FIG. 5 shows another embodiment of a battery charger 150 which modulates a rail voltage. The charger 150 may include a rectifier circuit 152 which rectifies an AC power voltage into a DC rail voltage. The rail voltage is provided to a power switch circuit 154 on line 156. The power switch circuit 154 is connected to a battery 158 by lines 160 and 162. A modulated rail voltage is provided to the battery 158 on lines 160 and 162.
The power switch circuit 154 may be connected to a pulse generator circuit 164 by lines 166, 168 and 170. The pulse generator circuit 164 may provide a series of pulses to the power circuit 154. The pulses may be used to modulate the DC rail voltage provided by the rectifier 152.
The pulse generator circuit 164 and rectifier 152 may be connected to a temperature monitor circuit 172 by lines 174 and 176, respectively. The temperature circuit 172 may be connected to a temperature sensor 178 by lines 180 and 182. The temperature sensor 178 may sense the temperature of the battery 158. The temperature monitor circuit 172 may provide an output signal to the pulse generator circuit 164 on line 174. the output signal may have an amplitude that varies with the temperature of the battery 158. The output signal of the temperature circuit 172 may vary the pulse provided by the pulse generator circuit 164 to the power switch circuit 158.
FIG. 6 shows an embodiment of the power switch circuit 154. The circuit 154 may include a first transistor 184. The transistor 184 may be a field effect transistor (FET) which has a drain D connected to the rail line 156, a source S connected to the battery line 160 and a gate G connected to a level shifter circuit 186 by line 188.
The level shifter 186 is also connected to the output of the pulse generator circuit 164. The level shifter 186 decreases the voltage level of the pulse provided by the pulse generator circuit 164 to the gate of the transistor 184. The pulses modulate the rail voltage provided to the battery 158. The level shifter 188 may be an integrated circuit sold by International Rectifier under the product designation IR2110. Capacitor 189 may provide a voltage which self biases the level shifter 186.
The power circuit 154 may further have a second transistor 190 which has a drain D connected to the battery line 162, a source S connected to line 170 and a gate G connected to the pulse generator circuit 164 by line 168. The pulse generator circuit 164 may provide a series of pulse signals on line 168 to modulate the rail voltage of the battery 158. The pulses on line 168 may be the inverted signal of the pulses provided on line 166.
The power circuit 154 may have a first switch 192 that can be closed to short the battery line 160 to the rail line 156 and by-pass the first transistor 184. Likewise, the circuit 154 may have a second switch 194 that can be closed to by-pass the second transistor 190. In this manner one of the transistors 184 or 190 can be by-passed while the other transistor is being modulated by the oscillator circuit 164.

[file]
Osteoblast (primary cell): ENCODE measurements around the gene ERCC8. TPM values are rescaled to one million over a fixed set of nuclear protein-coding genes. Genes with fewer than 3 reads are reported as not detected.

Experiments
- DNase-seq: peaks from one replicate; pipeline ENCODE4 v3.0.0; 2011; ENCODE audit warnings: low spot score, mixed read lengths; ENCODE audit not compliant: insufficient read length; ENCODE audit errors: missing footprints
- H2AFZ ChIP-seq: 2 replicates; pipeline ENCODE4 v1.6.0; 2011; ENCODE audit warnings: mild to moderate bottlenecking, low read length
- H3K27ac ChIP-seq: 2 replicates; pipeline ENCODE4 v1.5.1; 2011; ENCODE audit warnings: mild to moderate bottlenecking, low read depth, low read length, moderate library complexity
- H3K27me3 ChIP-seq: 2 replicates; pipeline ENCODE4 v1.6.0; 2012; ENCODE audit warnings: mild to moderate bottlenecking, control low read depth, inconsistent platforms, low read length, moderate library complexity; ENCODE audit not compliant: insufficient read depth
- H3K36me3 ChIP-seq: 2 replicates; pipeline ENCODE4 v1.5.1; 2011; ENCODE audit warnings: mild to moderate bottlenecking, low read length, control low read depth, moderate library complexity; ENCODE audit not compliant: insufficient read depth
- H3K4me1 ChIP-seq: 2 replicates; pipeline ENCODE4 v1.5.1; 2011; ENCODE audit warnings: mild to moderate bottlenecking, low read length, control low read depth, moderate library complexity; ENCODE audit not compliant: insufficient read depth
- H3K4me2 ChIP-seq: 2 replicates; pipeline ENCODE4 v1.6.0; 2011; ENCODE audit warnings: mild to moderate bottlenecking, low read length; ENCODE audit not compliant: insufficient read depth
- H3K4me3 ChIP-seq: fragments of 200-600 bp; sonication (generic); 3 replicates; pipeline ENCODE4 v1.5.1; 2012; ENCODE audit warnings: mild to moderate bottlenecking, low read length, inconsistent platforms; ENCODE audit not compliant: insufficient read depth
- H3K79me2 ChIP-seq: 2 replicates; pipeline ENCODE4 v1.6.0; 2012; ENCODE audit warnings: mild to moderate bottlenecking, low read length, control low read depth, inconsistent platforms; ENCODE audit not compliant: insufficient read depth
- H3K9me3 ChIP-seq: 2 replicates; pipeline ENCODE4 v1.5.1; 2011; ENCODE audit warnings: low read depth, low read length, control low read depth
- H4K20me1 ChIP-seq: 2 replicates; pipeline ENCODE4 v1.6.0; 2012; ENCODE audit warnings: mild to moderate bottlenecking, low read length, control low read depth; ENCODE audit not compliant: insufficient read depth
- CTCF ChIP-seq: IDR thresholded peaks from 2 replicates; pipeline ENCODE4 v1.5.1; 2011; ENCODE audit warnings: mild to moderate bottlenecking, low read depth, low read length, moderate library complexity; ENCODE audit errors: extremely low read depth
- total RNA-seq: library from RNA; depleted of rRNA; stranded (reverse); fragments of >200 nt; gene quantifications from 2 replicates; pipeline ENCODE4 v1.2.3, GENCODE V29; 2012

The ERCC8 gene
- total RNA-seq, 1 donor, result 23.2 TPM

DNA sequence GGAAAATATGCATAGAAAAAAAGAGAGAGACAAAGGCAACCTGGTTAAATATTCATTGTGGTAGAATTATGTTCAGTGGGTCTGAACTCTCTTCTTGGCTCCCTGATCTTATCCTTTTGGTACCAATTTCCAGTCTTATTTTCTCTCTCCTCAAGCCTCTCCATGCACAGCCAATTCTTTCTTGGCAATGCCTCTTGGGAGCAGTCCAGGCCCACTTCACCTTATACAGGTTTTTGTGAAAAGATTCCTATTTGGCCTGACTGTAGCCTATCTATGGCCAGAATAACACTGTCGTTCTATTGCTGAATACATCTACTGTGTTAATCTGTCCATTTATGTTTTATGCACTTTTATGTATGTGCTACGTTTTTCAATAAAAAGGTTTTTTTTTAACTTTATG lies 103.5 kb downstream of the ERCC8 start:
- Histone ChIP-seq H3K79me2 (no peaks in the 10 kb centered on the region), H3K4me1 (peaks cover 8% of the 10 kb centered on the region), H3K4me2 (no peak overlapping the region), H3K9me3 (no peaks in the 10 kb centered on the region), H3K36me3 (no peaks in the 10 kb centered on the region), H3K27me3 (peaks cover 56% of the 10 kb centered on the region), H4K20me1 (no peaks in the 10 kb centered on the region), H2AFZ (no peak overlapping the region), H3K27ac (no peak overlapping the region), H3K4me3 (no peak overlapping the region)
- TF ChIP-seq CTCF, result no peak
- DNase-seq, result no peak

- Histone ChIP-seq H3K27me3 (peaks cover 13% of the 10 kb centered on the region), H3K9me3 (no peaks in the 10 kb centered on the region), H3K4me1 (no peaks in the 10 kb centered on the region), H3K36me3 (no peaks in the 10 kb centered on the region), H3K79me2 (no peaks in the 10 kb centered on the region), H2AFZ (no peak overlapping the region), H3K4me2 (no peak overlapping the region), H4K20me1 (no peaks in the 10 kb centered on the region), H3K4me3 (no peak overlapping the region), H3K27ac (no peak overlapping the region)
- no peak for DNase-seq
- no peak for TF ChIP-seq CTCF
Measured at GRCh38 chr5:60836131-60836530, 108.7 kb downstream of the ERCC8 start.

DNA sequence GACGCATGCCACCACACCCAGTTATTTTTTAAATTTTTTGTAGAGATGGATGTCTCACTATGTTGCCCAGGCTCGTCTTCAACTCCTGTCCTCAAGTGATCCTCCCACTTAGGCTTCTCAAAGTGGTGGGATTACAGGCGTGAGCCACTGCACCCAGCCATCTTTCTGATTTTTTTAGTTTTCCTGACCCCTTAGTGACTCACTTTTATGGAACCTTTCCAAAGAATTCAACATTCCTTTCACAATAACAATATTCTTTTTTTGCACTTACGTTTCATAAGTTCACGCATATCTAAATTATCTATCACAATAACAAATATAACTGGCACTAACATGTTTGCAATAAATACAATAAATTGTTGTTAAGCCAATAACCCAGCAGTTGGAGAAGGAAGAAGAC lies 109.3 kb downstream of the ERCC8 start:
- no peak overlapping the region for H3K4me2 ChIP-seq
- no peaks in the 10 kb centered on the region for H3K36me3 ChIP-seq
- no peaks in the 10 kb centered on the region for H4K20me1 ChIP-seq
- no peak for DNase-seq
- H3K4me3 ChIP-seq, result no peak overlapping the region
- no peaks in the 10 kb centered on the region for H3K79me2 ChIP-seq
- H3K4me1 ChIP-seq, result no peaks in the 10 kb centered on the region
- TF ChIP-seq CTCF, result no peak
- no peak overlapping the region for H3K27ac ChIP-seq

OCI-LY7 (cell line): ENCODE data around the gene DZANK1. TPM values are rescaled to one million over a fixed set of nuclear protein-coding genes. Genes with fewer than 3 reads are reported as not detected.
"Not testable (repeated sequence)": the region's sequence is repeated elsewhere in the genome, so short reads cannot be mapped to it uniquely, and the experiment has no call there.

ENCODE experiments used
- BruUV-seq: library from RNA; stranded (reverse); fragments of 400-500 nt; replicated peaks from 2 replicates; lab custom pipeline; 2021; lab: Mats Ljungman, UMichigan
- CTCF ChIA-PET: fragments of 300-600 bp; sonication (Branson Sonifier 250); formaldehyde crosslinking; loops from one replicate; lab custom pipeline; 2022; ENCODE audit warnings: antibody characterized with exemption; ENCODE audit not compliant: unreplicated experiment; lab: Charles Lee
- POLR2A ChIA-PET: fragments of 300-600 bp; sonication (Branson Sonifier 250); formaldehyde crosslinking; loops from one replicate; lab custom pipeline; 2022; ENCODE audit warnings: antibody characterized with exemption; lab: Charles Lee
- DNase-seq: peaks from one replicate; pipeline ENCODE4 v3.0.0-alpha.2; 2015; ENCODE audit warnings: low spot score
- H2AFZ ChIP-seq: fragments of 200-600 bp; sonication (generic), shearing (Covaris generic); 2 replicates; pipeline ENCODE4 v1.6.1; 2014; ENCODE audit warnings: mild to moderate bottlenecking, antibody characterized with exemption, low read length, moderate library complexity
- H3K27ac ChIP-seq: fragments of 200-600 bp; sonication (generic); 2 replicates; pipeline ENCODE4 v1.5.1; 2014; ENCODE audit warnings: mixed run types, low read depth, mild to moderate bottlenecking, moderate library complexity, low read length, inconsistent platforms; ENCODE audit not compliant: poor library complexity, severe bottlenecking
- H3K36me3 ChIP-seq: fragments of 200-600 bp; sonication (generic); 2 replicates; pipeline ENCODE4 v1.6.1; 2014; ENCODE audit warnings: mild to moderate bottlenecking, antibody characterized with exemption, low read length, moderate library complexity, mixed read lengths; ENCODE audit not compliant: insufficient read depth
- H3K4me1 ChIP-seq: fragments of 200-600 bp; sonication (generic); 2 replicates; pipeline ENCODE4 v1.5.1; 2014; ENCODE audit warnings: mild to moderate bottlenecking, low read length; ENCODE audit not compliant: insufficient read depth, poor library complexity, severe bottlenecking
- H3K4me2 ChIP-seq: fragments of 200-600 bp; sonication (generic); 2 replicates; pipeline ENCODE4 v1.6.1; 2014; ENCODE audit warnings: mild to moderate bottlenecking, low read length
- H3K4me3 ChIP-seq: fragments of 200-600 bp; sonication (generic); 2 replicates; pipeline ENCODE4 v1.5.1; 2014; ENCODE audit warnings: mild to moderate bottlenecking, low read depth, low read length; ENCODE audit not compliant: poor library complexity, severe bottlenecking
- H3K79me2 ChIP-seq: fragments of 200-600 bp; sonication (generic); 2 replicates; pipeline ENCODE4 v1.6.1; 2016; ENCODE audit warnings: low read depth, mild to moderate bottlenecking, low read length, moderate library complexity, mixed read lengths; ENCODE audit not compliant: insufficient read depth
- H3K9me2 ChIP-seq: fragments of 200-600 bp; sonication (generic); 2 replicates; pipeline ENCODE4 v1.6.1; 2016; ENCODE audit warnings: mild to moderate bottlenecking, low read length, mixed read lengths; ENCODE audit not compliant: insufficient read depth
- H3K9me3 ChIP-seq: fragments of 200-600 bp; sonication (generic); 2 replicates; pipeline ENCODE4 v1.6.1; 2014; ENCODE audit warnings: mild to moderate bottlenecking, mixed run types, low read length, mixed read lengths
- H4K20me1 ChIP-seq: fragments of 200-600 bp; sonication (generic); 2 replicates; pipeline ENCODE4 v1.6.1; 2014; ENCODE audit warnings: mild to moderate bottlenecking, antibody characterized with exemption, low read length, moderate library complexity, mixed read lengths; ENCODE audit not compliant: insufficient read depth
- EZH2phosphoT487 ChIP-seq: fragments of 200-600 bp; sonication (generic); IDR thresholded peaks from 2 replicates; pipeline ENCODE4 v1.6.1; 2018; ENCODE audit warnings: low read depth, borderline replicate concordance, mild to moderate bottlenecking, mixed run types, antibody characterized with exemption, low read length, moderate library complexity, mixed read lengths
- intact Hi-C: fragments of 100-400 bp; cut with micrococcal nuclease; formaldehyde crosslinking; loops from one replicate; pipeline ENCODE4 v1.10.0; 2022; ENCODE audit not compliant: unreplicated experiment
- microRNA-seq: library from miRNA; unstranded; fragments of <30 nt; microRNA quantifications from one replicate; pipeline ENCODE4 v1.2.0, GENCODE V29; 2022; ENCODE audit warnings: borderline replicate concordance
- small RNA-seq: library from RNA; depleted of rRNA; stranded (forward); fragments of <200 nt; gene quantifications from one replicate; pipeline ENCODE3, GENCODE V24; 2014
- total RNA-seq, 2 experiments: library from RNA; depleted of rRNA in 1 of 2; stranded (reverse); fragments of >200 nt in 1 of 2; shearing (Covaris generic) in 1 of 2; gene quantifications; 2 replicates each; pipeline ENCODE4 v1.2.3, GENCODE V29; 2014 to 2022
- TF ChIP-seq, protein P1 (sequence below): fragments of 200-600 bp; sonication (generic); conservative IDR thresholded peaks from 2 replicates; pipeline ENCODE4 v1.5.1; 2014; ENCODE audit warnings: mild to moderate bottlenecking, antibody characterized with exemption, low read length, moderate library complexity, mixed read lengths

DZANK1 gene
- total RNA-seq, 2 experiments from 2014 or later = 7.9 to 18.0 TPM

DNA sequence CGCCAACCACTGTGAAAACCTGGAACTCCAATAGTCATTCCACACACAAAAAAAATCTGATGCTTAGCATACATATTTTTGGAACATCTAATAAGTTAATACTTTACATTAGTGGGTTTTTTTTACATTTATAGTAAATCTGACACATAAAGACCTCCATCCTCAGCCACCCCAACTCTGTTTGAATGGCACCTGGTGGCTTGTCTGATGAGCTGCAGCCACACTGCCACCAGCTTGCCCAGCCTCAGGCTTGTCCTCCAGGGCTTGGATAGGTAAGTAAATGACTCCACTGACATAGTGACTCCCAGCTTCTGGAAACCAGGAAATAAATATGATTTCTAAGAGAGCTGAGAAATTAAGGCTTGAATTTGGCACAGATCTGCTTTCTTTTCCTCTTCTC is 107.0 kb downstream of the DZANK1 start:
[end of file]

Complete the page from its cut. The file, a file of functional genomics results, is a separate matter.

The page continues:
FIG. 7 shows an embodiment of the pulse generator circuit 164. The circuit 164 may include an oscillator and pulse width modulator integrated circuit 196 which provides a series of pulses at a frequency and a duty cycle. The integrated circuit 196 may be a product sold by Unitrode under the part designation 3823BN.
The circuit 164 may have a pair of resistors 198 and 200 and a capacitor 202 which form an RC circuit. The RC circuit is connected to input pins of the integrated circuit 196 which define the frequency of the pulse generated by the circuit. Resistor 198 may be variable so that the time constant of the RC circuit and frequency of the output pulses can be varied. The RC circuit is connected to battery line 170. The modulation of the rail voltage and/or the charging of the battery may create noise in line 170. The noise in line 170 may then vary the input to the integrated circuit 196 and the frequency of the pulses generated by the oscillator 164.
The oscillator circuit 164 may further have resistors 204, 206, 208, 210 and 212 and capacitor 214 which create voltage divider circuits that are connected to the integrated circuit 196 in a manner which sets the duty cycle of the pulses generated by the oscillator 164. Resistor 206 may be variable to allow an operator to change the duty cycle. The output signal of the temperature monitor may be connected to the divider circuits so that the duty cycle varies with changes in the temperature of the battery 158.
In operation, the pulse generator circuit 164 provides pulses to the transistors 184 or 190 to modulate a rail voltage to the battery. The battery may create noise that is provided to the RC circuit of the pulse generator. The noise varies the output of the pulse generator circuit 164, which further modulates the transistors 184 or 190 and the rail voltage provided to the battery 106.
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|U.S. Classification||320/141, 320/139|
|International Classification||H01M10/44, H02J7/02, H02J7/00|
|Cooperative Classification||H02J7/0052, H02J7/0093|
|European Classification||H02J7/00G, H02J7/00M10E|
|Oct 28, 2003||FPAY||Fee payment|
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|Mar 13, 2012||FPAY||Fee payment|